Housing, health and social services: Dunn connects the dots

Over the last 20 years, James Dunn’s research has revealed clear relationships between inequality in cities and people’s health. Working with communities in southern Ontario and beyond, he has explored how housing, economic inequality and attributes of neighbourhoods affect residents’ mental and physical health.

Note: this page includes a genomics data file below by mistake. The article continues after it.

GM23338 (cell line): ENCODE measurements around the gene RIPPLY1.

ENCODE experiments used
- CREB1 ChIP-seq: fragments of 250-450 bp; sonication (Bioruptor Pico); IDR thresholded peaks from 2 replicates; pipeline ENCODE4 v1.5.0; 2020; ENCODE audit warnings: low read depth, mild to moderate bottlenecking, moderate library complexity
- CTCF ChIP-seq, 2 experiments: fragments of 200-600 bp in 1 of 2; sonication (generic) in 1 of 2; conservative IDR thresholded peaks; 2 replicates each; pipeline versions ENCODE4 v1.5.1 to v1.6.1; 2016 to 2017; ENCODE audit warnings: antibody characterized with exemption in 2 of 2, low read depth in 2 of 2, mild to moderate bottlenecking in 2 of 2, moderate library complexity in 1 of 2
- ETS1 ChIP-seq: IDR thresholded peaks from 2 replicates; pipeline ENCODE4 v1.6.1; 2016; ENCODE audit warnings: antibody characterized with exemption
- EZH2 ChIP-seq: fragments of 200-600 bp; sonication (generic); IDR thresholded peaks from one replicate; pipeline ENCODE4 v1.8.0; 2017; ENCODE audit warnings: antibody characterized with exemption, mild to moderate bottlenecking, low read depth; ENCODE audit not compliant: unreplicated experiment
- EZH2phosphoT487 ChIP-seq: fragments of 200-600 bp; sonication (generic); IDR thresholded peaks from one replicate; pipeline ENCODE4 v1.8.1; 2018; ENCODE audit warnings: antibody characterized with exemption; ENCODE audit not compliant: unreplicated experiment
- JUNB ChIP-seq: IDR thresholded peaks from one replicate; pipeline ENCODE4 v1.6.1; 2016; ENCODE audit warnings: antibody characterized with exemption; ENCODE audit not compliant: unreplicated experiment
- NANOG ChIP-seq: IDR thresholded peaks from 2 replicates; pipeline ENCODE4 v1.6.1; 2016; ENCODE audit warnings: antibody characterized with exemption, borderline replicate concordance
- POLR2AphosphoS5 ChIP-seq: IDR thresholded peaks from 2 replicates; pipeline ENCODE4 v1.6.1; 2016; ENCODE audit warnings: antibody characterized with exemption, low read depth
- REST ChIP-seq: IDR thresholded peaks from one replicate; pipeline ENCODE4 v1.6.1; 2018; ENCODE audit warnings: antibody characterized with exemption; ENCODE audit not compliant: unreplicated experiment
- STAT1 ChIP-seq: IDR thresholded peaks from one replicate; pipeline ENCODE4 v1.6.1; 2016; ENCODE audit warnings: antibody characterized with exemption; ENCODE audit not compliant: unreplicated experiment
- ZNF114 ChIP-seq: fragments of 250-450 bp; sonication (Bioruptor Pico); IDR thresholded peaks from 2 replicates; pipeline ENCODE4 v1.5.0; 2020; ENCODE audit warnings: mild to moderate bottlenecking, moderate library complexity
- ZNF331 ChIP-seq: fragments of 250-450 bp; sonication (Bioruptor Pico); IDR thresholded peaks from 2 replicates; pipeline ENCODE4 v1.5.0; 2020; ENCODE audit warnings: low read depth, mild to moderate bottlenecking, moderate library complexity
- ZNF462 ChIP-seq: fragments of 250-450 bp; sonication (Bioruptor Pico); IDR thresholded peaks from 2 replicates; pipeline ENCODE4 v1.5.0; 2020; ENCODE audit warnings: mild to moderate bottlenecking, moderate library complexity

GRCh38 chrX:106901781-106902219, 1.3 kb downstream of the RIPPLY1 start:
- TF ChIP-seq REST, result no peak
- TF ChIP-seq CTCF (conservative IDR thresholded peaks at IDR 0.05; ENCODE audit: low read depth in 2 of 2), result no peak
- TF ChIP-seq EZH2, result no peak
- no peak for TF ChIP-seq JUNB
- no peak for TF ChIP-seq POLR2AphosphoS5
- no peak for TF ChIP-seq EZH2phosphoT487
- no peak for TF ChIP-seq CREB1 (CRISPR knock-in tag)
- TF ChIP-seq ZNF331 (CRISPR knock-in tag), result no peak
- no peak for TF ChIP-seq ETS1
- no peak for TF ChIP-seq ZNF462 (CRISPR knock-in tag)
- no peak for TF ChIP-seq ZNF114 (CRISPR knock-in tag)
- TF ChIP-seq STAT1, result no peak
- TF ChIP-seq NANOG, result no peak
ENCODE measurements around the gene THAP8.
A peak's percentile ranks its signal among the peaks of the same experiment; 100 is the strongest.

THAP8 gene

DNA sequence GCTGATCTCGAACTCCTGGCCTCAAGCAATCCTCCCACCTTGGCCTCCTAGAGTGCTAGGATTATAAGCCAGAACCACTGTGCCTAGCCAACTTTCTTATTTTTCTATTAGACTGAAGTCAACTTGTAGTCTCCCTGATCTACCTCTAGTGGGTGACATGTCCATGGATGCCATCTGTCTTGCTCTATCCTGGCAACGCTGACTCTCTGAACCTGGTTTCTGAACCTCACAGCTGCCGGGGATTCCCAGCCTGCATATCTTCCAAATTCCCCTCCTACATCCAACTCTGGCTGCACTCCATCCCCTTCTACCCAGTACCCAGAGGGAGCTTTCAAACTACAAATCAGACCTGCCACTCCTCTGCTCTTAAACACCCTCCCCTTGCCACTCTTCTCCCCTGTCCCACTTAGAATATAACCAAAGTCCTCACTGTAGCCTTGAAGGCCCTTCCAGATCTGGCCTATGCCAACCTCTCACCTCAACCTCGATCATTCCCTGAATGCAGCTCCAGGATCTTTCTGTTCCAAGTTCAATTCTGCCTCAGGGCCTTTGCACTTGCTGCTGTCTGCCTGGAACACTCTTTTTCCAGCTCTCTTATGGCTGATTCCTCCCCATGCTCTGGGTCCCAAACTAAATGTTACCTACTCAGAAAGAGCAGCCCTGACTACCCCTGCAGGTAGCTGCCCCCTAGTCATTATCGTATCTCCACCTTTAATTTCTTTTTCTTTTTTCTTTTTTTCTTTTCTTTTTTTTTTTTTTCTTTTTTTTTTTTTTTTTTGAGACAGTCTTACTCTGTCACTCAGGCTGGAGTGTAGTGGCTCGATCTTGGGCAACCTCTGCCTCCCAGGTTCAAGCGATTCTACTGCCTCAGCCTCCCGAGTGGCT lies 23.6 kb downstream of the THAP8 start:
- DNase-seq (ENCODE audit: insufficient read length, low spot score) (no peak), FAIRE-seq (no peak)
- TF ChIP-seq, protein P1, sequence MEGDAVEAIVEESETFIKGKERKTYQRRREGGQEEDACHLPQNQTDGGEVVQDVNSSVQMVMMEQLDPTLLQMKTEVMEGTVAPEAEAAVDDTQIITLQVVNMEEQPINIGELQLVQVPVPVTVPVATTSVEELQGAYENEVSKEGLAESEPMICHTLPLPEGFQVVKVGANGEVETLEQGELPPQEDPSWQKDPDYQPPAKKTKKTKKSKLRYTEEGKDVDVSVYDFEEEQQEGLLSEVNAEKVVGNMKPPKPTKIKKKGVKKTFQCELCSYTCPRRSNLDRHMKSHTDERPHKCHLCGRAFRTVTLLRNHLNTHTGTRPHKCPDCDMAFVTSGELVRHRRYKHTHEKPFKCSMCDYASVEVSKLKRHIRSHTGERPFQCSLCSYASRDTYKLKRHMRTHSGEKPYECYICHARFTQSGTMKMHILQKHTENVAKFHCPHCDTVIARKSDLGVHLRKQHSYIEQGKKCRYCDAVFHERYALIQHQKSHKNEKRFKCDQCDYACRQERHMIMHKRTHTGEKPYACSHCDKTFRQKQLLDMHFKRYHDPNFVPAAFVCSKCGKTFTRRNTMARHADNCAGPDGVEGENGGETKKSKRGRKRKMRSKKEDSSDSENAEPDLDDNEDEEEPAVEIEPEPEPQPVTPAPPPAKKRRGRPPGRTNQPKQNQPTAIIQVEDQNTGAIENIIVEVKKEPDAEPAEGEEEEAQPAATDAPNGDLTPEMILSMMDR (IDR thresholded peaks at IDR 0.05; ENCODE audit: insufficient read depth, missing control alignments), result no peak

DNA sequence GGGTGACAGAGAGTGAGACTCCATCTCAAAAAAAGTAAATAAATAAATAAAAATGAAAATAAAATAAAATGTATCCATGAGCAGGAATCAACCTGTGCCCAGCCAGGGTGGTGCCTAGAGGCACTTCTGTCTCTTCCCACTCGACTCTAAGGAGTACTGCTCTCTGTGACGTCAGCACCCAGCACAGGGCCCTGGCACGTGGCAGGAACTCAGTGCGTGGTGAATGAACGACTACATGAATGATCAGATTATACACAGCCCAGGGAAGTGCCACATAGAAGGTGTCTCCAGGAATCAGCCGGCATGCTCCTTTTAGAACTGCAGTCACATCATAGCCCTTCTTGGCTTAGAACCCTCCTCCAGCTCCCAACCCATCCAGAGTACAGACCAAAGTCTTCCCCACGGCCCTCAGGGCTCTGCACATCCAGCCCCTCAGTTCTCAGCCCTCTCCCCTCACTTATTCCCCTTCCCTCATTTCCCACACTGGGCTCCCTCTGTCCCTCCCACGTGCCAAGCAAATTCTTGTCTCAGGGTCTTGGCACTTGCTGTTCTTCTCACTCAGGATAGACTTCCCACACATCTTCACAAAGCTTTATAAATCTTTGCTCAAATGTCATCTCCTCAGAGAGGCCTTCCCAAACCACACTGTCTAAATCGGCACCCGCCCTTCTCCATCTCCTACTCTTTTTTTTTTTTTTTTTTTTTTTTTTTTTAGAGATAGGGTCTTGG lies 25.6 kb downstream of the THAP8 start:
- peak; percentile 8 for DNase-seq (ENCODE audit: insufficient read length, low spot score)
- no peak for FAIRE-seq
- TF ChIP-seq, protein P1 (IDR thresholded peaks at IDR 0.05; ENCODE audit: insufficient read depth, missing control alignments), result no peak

“People’s income and other socio-economic conditions are incredibly important to their health — and way more actionable than we’d like to believe,” says Dunn, whose background in urban geography and social epidemiology is well-suited to the study of urban health equity.

Read This Article